Monday, November 10, 2014

Manga Monday: An ode to common vegetables

Yamaoka takes on vegetables with zeal in Oishinbo: A la Carte: Vegetables.

Vegetable Showdown is a head-to-head battle between the Ultimate Menu and the Supreme Menu. When Yamaoka suggests that their theme be 'vegetables,' Kaibara has a few stipulations. The dishes shall focus on cabbage and turnip respectively, and only the highest quality. These vegetables have been grown without herbicides or pesticides, and have a clean, sweet taste that is uncommon in food grown by large, industrial farms. Does Yamaoka have the skill to bring out these flavors, nearly lost in modern foods?

The Joy of a New Potato gives the reader a look at how food can bring together a family. Misaki Shacho is one of Japan's rising stars of entrepreneurship. Always seen at flashy restaurants, with beautiful young women on his arm, he's the epitome of new money - for better or worse. When bad investments cause him to lose it all, he has to call on friends even to help celebrate his son's birthday. Can friends and family help him learn to treasure what his modest means have left him?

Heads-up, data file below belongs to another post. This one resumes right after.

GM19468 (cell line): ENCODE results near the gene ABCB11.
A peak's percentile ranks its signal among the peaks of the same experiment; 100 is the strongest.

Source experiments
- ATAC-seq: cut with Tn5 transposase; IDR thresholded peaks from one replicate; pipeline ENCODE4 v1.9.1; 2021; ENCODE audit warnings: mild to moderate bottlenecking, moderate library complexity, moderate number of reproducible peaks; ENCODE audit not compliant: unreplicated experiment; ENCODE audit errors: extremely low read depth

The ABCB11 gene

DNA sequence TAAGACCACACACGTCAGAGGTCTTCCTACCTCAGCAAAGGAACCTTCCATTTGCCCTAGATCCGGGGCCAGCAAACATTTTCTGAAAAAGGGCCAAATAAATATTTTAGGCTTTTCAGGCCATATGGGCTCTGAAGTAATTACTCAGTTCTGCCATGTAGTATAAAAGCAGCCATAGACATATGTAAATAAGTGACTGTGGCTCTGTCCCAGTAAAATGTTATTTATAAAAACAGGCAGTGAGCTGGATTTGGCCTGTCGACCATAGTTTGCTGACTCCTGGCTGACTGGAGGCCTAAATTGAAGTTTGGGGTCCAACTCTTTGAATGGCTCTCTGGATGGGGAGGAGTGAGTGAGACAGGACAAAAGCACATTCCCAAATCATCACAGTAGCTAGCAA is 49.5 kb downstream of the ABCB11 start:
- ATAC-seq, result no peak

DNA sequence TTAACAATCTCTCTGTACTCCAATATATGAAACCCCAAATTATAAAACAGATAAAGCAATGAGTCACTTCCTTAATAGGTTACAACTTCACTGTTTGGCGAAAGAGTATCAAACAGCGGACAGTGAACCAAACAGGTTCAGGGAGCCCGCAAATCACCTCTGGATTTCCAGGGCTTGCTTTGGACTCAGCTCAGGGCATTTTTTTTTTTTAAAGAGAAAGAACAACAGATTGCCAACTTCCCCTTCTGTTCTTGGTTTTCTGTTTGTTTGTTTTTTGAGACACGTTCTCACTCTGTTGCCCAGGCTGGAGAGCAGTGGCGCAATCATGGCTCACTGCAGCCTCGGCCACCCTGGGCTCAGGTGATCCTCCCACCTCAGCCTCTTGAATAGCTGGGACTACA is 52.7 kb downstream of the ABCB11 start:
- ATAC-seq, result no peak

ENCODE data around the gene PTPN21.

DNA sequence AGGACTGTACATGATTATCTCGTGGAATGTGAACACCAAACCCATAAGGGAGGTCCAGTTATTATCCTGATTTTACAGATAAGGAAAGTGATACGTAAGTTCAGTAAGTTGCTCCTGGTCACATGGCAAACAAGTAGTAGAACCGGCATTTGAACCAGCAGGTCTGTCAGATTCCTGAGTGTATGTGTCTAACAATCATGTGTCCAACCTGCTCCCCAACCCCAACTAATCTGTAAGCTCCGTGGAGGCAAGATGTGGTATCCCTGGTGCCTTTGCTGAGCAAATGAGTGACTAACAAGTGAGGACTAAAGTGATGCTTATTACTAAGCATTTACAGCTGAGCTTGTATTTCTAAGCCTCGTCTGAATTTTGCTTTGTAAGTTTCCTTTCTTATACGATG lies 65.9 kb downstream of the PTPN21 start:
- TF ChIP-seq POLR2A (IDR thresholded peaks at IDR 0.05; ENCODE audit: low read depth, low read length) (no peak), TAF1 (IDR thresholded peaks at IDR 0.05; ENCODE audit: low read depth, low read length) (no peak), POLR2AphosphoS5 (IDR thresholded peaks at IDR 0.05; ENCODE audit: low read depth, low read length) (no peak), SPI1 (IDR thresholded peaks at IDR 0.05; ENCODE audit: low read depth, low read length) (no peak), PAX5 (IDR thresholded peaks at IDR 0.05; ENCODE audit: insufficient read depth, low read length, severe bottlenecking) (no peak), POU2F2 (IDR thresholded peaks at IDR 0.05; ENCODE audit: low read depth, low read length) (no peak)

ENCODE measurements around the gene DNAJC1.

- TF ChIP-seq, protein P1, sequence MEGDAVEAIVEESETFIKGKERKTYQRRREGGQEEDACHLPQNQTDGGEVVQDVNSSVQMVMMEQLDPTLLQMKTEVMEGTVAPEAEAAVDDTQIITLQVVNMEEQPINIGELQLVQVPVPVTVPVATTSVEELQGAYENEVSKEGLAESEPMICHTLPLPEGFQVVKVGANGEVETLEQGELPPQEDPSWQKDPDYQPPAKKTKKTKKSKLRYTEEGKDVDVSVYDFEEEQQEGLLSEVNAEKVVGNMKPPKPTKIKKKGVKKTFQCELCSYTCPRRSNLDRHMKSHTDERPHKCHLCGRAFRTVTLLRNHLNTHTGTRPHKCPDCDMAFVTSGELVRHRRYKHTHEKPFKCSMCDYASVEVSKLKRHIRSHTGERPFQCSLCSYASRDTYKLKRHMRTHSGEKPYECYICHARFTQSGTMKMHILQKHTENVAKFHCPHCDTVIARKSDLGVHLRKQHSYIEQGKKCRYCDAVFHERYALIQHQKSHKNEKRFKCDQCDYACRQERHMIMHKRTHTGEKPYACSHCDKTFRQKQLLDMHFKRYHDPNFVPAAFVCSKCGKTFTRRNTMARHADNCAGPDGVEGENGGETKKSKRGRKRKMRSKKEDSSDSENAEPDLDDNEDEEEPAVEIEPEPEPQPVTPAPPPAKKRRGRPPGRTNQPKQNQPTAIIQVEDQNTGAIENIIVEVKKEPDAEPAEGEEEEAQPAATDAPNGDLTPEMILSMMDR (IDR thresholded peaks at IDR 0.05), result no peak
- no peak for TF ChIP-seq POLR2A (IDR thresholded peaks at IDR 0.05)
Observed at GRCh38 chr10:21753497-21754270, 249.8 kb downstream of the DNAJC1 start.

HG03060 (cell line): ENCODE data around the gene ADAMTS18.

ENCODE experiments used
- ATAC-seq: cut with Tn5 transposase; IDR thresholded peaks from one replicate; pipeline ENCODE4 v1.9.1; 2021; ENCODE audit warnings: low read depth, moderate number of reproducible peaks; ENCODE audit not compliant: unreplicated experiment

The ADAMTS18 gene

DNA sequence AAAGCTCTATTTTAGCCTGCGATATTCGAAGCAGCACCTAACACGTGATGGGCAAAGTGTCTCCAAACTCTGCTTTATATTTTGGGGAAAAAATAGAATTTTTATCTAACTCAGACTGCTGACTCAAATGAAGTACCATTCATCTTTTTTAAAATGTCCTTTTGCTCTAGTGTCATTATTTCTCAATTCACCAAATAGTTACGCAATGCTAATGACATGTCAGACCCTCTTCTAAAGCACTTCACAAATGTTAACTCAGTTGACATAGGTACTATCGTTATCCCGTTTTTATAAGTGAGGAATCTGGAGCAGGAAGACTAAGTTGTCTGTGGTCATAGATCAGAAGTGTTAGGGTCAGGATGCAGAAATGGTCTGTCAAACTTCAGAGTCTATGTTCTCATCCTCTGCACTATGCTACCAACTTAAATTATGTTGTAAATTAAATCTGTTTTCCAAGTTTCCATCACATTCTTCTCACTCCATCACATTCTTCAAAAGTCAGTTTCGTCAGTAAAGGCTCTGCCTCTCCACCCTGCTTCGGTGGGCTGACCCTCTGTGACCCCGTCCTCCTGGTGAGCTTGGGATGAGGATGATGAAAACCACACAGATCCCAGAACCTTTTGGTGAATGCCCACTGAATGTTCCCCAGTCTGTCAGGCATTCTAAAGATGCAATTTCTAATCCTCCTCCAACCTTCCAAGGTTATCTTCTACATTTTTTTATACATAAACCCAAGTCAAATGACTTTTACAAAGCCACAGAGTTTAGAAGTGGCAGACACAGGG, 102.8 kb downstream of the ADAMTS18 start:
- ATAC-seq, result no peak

Good Eggplant, Bad Eggplant is a love letter to an often misunderstood vegetable. Many people have been turned off by badly prepared, or badly grown, eggplant. When old or abused, eggplant can be a terrible combination of tough skin and bitter flesh. This is what young Hitoshi has learned to dread about the food. Now, he knows that he'll have to eat the vegetable at school, or lose face among his peers. Can Yamaoka convince his young friend that there is hope?

Tetsu Kariya pens love letters to cuisine in each chapter of his collections. In more fast-paced cultures, food becomes a chore, or something to be eaten in the car between jobs. Oishinbo reminds the reader that food is an art that deserves to be treasured. Whether the topic be the humble ramen noodle or the most basic plants that mother Earth has provided, these volumes show the care and work that goes into a perfect dish.

 Highs: Over and over, we are shown how food brings people together.

Lows: The far-left leanings of the author are thicker here than in other volumes, and can be preachy at times.

Verdict: Oishinbo: A la Carte; Vegetables is a worthy addition to the series, which is a good fit for foodies of all reading preferenes.

Further Reading: Oishinbo: A la Carte: Japanese Cuisine, Neko Ramen, The Drops of God

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